Having passed the bar, he worked several effective years for the clerk of the St Louis circuit court, In 1848, he was elected clerk of the court himself, and recorder of deeds for St Louis. He served in this capacity until 1854, when The St Louis & Iron Mountain Railway was established, he was made its secretary and treasurer. Eventually becoming president of the railway, he continued with it for forty years.
In 1858, the east side of Lafayette Square began to develop. Barlow platted a subdivision along Kennett Place from Mississippi Avenue to 2nd Carondelet (now South 18th Street). The resulting lots were sold by auction in May of 1860.
These lots, like those laid out on Lafayette Avenue, were restricted to 40-foot minimum width with each title deed worded to prohibit the “erection of dram shops, iron foundries, soap, candle and vitriol manufacturers, hemp factories, livery stables, places of public entertainments, etc, etc.” In other words, an exclusive enclave of the limited size intended to remain strictly residential.
This was a direct pitch to the affluent of St Louis, who often saw the encroachment of industry follow fast behind the establishment of a neighborhood. Construction of Kennett Place certainly sped the development and refinement of Lafayette Park. There followed a city appropriation (its first) of $2000.00 toward park improvement in both 1857 and 1858.
Barlow was a member of the original board of park commissioners, formed upon the dedication of Lafayette Park in 1851. City mayor at that time was Luther Kennett, the namesake of Barlow’s subdivision street. Barlow himself moved things along from his new position as a member of the Park Board of Improvement, where he served from 1852 to 1857, and again in 1873.
In 1866, Barlow struck a generous deal with the city to deliver gravel for roads and pathways in the park. As railway president, he came through, delivering via the Iron Mountain Railway 202 carloads of gravel, and 67 carloads of what John Albury Bryan, and thus everyone since refers to as ‘mineral blossom”. Beautiful stuff more accurately referred to as drusy quartz. It’s not all that common, except in the Potosi area of Missouri, along the path of the Iron Mountain Railway. Here are some examples in our park:
You’ll still find these beauties along the paths at the rock garden and grotto. Compelling to think about the day, 152 years ago, that they were first placed in the park. A generous deal too; 268 carloads of heavy stuff for $300.00. Being president of the railway, Barlow even had a spur line run right to the park for ease of delivery.
Stephen Barlow was a man of many dimensions; the classic sort that gets in early and moves things forward. In 1873, he was a member of the Missouri State Legislature, and obtained the charter for the Public Libary Association, and served as its first president. Out of that grew our fine system of St Louis public libraries. A grant from Andrew Carnegie resulted in Lafayette Square’s own Barr Branch, at Jefferson and Lafayette Avenues, in 1906.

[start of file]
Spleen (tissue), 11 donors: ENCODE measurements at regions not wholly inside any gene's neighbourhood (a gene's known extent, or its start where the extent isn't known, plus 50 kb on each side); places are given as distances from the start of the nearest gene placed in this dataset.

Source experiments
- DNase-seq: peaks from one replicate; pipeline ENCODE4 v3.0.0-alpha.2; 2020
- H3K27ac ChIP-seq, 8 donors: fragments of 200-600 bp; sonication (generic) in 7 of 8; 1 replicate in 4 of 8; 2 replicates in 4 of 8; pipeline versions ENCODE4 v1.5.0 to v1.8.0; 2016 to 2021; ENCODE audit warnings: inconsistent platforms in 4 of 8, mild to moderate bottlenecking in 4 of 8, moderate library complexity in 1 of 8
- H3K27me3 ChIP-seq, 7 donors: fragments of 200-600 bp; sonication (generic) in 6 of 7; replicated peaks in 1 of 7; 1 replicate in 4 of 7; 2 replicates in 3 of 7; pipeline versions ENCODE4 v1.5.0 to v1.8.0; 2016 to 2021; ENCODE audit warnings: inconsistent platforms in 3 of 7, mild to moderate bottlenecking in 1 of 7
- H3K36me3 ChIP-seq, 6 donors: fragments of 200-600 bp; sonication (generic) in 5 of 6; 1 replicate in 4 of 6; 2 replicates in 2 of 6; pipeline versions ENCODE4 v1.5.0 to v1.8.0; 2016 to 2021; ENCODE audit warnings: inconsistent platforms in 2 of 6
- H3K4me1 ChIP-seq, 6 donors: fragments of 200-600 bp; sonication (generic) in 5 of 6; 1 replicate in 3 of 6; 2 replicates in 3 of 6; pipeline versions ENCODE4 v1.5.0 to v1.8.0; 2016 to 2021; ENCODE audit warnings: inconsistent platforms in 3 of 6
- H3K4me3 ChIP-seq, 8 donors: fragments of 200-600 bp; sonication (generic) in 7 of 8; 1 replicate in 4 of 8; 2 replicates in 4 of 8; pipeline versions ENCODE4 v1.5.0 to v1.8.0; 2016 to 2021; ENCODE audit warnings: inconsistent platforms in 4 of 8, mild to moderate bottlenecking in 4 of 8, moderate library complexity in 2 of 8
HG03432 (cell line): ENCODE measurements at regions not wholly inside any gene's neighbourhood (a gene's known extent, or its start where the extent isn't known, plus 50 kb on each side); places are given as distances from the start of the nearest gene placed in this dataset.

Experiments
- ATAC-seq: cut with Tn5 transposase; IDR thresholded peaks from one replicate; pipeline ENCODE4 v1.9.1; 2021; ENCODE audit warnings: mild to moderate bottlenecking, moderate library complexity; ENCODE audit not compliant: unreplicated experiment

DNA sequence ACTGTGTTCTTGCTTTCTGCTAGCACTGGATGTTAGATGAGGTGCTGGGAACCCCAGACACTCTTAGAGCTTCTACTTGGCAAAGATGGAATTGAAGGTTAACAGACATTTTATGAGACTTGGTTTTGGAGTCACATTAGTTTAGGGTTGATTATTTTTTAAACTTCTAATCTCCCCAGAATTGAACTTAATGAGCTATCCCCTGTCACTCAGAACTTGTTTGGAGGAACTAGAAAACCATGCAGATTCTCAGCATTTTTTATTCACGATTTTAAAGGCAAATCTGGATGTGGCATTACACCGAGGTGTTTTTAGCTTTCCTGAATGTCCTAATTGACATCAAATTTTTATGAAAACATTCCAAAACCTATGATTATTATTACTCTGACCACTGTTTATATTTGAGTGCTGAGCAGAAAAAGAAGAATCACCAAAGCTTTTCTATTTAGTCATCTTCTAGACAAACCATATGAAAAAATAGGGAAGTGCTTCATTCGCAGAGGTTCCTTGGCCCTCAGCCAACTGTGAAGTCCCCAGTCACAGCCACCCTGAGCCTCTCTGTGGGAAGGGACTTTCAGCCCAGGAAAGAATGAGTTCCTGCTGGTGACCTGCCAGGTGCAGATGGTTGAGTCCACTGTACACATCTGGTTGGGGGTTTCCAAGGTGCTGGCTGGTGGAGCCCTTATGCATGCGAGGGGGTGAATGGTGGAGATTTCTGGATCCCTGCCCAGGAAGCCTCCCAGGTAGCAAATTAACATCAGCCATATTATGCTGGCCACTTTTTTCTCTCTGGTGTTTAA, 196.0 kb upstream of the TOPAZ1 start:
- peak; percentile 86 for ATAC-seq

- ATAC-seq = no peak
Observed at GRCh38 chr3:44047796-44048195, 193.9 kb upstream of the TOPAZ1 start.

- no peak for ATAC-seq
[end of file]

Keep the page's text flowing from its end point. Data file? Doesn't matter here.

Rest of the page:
When the Iron Mountain Railroad was consolidated into the Missouri Pacific system, Barlow stayed on as an executive for the rest of his days. He was president of the Board of Public Schools. This tireless fellow was also on the board of managers of the State Asylum in Fulton and a member of the Board of Water Commissioners. He served as a state representative from 1864-1866, and was elected St Louis comptroller from 1869-1871.
Originally a Whig, Stephen Barlow became a member of the “Free Soil” movement, strongly opposed to the expansion of slavery. John Albury Bryan pointed out that for Barlow’s entire time in St Louis, he was a member, and eventually, senior warden of the vestry for St John’s Episcopal Church, which moved to its new site at Dolman and Hickory Streets in 1872. It’s still there today as St Mary’s Assumption Catholic Church.
Bryan, whose little book, “Lafayette Square” from 1962 is both definitive and highly quotable, noted that on May 20, 1877, within a 6 hour afternoon period, 13,749 people visited Lafayette Park. He speculated that the persistent crowds may have become an annoyance to Barlow, who had strived to create an uncrowded and urbane residential environment. In any case, he sold his house of twenty years, moving to, and building on a new site in Compton Heights.
Stephen Barlow died in 1895, leaving a wife and four grown children. His obituary called him one of St Louis’ oldest citizens. From our perspective today, his 79 years is not remarkable, but consider that the average ife span for an American male in 1900 was only 46 years.
The Barlow home at 1600 Mississippi Avenue passed through several hands and devolved into a rooming house by 1920. By 1970, it stood, still intact, on land owned by a nearby church. It was demolished that year to create a playground for the church’s school. A playground, by the way, 120 feet from a 30-acre park. This unnecessary destruction directly led to a dozen homeowners coming together and creating the Lafayette Square Restoration Committee. This group galvanized opposition to further readings, and began the long march back, toward the vision of both Stephen Barlow and John Albury Bryan shared.
No doubt Stephen Barlow would have smiled to see his original home play a direct role in the formation of a movement to save and restore the neighborhood. That’s just another aspect of the long-lasting influence he had on Lafayette Square.
Thanks to research sources including:
Lafayette Square; John Albury Bryan; 1962 Self-published
Daily Missouri Republican – April 25 1860
The Fourth City; Stevens p.937
Encyclopedia of St Louis vol 1; 1899 p 93 – 94
History of St Louis City And County From Earliest Periods; vol 1; John Scharf; 1883
Notes By William G. Swekosky; Courtesy of Missouri History Museum
Missouri Department of Natural Resources
Compton Dry Map Of St Louis 1875